In another strategic decision, the organization decided not to endorse or financially support any candidates for public office. This allowed the group to appeal to a broad swath of Americans and to unite constituents across socioeconomic, ideological, and racial groups. Rather than aligning itself with a political party, AARP remains driven by the interests of its constituents: Its membership today identifies roughly as one-third conservative, one-third liberal, and one-third moderate.

A caregivers’ lobby could use AARP’s novel hybrid structure as a model—with one arm dedicated to bringing in revenue and establishing consumer benefits for members, another for community-building activities, and a third lobbying for their legislative interests.

The benefits for dues-paying members could include discounts on diapers and formula, membership pricing at a high-quality child-care center, and access to an all-hours pediatric-health hotline. Businesses should have an incentive to join the alliance because parents spend a lot: Raising a child to age 18 costs middle-income Millennial families more than $300,000. Other parents might join in search of community: In an international survey, 32 percent of new parents said they felt lonely and isolated. A parents’ coalition could host events, including family-friendly outings at local businesses and cultural institutions, as well as organize volunteer opportunities that allow members to get to know one another.

When it comes to lobbying, there is no shortage of public policies that would benefit parents in this country. But a parents’ coalition would be wise to focus its efforts on those likely to appeal to the largest number, with the greatest impact. Paid family leave and an expanded child tax credit are clear winners. In a recent survey, 84 percent of registered voters supported paid leave, which is proven to improve maternal health, support fathers’ involvement in child-rearing, and contribute to a child’s healthy development. Though it may not be as popular, the expanded child tax credit would benefit more than 61 million children and is capable of lifting nearly 4 million of them out of poverty—as was the case when the credit was briefly expanded in 2021. Research shows that a child credit pays for itself in the long run, in the form of reduced expenditures on remedial education, health care, and criminal justice. These policies would benefit families across political backgrounds, and regardless of whether one or more parent works outside the home.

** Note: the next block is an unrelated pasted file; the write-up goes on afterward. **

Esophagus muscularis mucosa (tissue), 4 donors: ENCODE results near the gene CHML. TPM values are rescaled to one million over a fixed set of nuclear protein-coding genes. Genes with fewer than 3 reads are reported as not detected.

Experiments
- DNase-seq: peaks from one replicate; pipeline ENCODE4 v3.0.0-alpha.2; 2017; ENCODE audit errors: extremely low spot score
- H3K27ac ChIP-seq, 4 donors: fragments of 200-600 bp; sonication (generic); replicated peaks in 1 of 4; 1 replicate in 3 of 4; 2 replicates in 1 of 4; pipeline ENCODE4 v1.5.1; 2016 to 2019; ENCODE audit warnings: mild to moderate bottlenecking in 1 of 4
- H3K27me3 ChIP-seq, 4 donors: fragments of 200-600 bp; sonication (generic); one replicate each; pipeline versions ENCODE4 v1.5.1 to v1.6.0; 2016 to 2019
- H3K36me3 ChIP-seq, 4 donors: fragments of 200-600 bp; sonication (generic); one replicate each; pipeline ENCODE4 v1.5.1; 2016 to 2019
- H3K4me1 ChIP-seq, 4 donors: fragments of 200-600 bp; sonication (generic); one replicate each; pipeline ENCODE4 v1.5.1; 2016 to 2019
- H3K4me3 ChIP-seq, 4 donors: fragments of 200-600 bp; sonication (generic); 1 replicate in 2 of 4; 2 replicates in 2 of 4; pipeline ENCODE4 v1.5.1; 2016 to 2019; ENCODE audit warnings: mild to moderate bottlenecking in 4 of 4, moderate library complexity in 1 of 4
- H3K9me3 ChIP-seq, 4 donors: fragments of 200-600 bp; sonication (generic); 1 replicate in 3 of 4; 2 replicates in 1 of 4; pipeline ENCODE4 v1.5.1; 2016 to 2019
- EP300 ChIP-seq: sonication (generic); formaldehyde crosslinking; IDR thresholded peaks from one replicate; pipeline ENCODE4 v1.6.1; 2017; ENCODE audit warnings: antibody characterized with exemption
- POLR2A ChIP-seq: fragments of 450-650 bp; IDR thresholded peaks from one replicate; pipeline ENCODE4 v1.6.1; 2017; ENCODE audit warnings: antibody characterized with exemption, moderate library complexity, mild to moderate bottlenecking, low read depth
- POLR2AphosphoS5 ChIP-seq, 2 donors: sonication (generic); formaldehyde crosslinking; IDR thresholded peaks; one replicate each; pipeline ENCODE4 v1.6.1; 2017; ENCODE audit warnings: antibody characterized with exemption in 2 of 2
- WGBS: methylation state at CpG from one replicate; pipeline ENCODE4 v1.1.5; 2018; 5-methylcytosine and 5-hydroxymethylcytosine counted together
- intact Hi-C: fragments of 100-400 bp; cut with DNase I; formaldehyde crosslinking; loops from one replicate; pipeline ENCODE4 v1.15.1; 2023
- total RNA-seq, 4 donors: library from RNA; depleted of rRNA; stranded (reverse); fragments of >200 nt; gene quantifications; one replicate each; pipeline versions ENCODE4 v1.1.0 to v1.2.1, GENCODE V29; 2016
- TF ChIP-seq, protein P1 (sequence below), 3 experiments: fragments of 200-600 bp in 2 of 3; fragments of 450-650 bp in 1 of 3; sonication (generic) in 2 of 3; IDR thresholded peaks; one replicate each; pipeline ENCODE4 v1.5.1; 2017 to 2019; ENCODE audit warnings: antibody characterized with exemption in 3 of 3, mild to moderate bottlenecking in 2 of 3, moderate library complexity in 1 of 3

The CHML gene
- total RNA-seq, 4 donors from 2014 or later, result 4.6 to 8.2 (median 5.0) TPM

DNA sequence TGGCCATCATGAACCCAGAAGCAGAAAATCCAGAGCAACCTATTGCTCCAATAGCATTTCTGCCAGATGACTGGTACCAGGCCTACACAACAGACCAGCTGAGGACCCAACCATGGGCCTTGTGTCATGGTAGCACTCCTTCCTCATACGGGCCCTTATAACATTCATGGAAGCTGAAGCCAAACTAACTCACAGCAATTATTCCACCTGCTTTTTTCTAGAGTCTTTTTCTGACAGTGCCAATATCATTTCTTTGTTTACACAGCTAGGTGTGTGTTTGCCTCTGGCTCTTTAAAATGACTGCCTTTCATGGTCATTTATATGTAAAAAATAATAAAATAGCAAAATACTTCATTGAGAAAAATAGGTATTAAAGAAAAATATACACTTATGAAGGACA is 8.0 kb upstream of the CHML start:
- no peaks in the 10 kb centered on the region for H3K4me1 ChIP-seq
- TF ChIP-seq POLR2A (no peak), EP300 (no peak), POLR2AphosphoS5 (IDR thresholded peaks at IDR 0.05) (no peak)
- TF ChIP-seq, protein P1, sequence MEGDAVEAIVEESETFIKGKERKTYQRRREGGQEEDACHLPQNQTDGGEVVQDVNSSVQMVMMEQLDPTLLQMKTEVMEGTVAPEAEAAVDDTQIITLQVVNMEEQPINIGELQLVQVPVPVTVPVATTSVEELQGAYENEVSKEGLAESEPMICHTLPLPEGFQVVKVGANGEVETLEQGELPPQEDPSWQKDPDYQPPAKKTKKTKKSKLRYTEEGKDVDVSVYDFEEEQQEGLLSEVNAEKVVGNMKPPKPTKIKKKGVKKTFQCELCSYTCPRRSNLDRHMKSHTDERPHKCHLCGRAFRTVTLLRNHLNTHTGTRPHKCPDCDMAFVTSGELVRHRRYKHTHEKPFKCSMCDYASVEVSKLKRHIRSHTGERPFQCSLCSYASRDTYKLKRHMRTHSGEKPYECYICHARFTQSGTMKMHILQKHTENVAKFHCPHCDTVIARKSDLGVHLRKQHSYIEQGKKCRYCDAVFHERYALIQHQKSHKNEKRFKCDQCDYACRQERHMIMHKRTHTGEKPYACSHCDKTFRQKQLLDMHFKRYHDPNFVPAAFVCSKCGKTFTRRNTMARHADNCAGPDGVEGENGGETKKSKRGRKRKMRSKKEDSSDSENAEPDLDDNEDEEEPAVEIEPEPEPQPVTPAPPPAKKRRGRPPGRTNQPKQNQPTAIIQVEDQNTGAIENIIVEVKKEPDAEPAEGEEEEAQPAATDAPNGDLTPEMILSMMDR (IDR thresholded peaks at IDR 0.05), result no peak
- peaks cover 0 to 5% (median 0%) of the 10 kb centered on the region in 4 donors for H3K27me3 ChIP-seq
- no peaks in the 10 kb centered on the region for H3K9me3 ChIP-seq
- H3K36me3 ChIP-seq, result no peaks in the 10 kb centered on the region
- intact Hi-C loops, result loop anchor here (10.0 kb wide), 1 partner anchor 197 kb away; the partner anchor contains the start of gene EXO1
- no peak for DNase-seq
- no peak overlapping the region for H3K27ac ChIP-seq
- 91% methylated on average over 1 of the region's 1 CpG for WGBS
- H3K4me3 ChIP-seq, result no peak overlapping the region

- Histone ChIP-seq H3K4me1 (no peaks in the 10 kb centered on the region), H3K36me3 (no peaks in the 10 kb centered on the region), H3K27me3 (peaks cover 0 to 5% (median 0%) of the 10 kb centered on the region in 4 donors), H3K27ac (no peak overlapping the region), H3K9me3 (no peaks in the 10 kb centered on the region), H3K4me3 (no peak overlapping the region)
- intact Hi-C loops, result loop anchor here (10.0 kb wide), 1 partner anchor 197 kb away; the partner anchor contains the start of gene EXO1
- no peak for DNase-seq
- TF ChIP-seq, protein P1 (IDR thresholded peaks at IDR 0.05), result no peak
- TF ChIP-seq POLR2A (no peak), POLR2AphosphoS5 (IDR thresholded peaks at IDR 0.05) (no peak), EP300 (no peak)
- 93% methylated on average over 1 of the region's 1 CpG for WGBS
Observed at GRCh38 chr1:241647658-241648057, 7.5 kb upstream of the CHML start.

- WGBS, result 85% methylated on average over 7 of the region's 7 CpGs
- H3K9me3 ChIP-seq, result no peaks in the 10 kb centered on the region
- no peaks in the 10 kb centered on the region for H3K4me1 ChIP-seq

Of course, such an entity will have its detractors. Some might say that parenting is a deeply personal endeavor, one that no lobbying group should play a role in. But a parents’ coalition would facilitate parental choice, not restrict it. By helping to alleviate some of the burdens families face, the coalition would free up more of parents’ resources to raise children in the way that they want. Still, any organization dedicated to serving parents will need to pick its social and legal battles. It can also complement some of the many existing groups and individuals that champion more specific causes. Advocates who are currently fighting for paid family and medical leave or high-quality early-childhood education or compensation for stay-at-home parents could unite under the umbrella of a national parents’ lobby.

We have the economic case, and the general consensus, that parents need more support. What we lack is political clout. Older Americans galvanized because there was finally someone looking out for them, not the other way around. Parents need a similar revolution.